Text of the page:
It’s time to sit back, relax and enjoy a little joe …
Welcome to another rousing edition of Black Coffee, your off-beat weekly round-up of what’s been going on in the world of money and personal finance.
Okay, off we go …
Credits and Debits
Credit: The economic rot within the People’s Socialist ParadiseTM of Venezuela has become so widespread that it’s now affecting their hospital morgues. Uh huh. Electricity shortages are making it hard to keep the coolers running — and that’s led to a spate of exploding corpses. Hey … Just in time for Halloween!
Credit: Speaking of exploding socialist corpses, with only six of 23 exchanges still in business, and a majority of young healthy people unwilling to pay skyrocketing premiums with absurdly-high deductibles, it’s obvious that Obamacare’s death spiral will soon reach its inevitable conclusion. At least it is to all but the most rabid ideologues.
Debit: In fact, while everyone waits for their $2500 annual premium reduction, those in Arizona, Illinois, Montana, Oklahoma, Pennsylvania, Tennessee and New Mexico will see their 2017 premiums increase between 50% and 93% — and another 15 states will see increases between 20% and 49%. Don’t yell at me — I warned everyone here six years ago that the Obamacare math was nonsense.
Debit: So … how onerous are those “Affordable” Healthcare Act premiums for working people? Well … they’re so high that an increasing number of middle class families are now faced with a choice that was once unthinkable: buy a house or get health insurance. Forward!
Debit: Meanwhile, 35% of all Americans currently have debt in collections — in other words, at least six months past due. Wow. I can only imagine how many have debt that’s more than a month or two in arrears.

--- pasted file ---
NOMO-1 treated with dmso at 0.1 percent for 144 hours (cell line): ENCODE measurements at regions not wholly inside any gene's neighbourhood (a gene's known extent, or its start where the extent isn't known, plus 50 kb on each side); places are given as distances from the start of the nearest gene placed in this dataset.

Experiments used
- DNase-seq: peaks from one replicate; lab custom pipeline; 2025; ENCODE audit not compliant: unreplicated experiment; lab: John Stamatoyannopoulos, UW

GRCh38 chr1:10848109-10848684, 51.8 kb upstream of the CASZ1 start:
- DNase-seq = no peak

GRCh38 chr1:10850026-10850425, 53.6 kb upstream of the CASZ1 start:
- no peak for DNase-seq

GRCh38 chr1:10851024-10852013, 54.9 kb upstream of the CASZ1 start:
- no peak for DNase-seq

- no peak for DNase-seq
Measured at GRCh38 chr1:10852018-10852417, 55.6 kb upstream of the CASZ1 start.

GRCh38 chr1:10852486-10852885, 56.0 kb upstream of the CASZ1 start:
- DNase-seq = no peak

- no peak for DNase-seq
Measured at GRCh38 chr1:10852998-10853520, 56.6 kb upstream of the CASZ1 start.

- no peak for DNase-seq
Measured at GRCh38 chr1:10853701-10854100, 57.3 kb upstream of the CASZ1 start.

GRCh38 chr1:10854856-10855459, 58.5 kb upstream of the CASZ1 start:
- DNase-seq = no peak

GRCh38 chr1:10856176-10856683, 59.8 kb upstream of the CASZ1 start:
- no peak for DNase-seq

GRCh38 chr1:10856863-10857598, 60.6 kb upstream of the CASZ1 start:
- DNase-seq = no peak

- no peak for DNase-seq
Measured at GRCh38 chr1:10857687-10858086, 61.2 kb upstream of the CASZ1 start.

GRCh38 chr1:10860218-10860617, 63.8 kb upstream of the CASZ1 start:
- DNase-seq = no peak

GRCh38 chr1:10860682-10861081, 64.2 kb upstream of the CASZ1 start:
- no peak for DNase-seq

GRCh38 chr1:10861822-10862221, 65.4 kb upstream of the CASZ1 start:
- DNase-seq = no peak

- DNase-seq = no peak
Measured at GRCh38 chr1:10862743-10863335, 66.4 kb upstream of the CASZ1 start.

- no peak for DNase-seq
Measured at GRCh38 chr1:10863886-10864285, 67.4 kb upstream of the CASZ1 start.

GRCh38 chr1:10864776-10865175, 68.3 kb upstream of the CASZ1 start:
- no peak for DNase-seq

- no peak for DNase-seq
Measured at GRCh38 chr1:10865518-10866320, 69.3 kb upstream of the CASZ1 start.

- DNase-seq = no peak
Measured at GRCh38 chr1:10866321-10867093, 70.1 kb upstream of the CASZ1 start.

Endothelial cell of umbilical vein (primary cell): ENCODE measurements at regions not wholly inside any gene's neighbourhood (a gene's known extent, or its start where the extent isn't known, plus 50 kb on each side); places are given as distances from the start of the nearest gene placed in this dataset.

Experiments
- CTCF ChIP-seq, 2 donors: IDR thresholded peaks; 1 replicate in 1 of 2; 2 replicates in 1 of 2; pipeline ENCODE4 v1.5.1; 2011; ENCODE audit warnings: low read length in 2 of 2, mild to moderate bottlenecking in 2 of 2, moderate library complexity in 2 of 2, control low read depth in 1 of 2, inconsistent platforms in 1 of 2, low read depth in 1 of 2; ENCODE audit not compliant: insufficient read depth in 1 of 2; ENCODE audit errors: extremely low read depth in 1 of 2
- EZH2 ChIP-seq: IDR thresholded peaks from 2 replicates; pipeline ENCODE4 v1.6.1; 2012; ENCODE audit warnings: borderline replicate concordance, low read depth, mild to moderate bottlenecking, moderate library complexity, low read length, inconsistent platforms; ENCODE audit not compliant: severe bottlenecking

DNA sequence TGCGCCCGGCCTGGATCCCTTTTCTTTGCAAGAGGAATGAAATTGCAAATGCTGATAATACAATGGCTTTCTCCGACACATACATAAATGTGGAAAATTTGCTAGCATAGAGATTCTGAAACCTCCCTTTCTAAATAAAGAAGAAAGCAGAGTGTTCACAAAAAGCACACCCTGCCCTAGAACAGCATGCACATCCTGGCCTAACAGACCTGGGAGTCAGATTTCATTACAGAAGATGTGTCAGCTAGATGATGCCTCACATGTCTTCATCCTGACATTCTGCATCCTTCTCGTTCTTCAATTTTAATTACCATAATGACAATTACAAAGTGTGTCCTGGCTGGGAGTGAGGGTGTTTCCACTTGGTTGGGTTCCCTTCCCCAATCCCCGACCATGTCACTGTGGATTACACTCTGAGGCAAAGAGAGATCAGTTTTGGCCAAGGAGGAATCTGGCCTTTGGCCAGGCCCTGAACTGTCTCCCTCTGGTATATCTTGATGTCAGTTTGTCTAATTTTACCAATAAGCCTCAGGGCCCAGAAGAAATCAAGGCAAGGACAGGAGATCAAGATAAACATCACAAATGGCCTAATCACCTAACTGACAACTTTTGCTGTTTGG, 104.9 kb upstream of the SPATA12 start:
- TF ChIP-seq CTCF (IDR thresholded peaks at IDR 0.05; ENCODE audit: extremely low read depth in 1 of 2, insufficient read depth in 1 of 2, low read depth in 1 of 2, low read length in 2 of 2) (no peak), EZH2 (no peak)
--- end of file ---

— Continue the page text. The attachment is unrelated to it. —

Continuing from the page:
Debit: Of course, the US government has debt trouble too. Yes, the debt situation was almost as bad at the end of World War II and we managed to pay down much of what we owed — but America was a manufacturing powerhouse then, with millions more wealth-creating factory workers than wealth-destroying government employees.
Debit: Today there are, incredibly, 10 million (!) more government employees than manufacturing workers in the US — and that makes it nearly impossible to retire even a fraction of the $20 trillion National Debt that is acting as a financial noose around our nation’s neck.
Debit: For her part, Fed Chair Janet Yellen says that “high pressure” policy may be only way to kick start the economy back to what it was before the last crisis in 2008. In case you’re wondering, “high pressure” means high inflation. Too bad she didn’t explain how reducing everyone’s purchasing power is good for what ails us. It’s just more proof the lunatics are running the asylum.
Debit: By the way, the rest of the world is in dire financial straits too. Europe is so deep in debt that the architect of the euro currency is warning that the euro is a house of cards that is about to collapse. No, really. Say … you don’t think he’s covering his rear so he can tell everyone he told ya so after it happens, do you? Yeah, I do too.
Credit: The truth is, whether it’s the euro — or the dollar, yen, yuan, or pound sterling — confidence in fiat cash is waning and the dollar-based international monetary system is breathing its last breaths. The good news is, a new monetary system will restore global economic growth. Frankly, it’s the only solution now.
Credit: I’ll give financial analyst Andy Hoffman the last word, as he summed things up perfectly this week: “No matter what schemes and frauds are perpetrated, or who is elected, the global economy is doomed. As history’s largest, most destructive fiat Ponzi scheme unravels more rapidly with each passing day, the only possible resolutions are outright debt repudiation or hyperinflation.” Believe it.
By the Numbers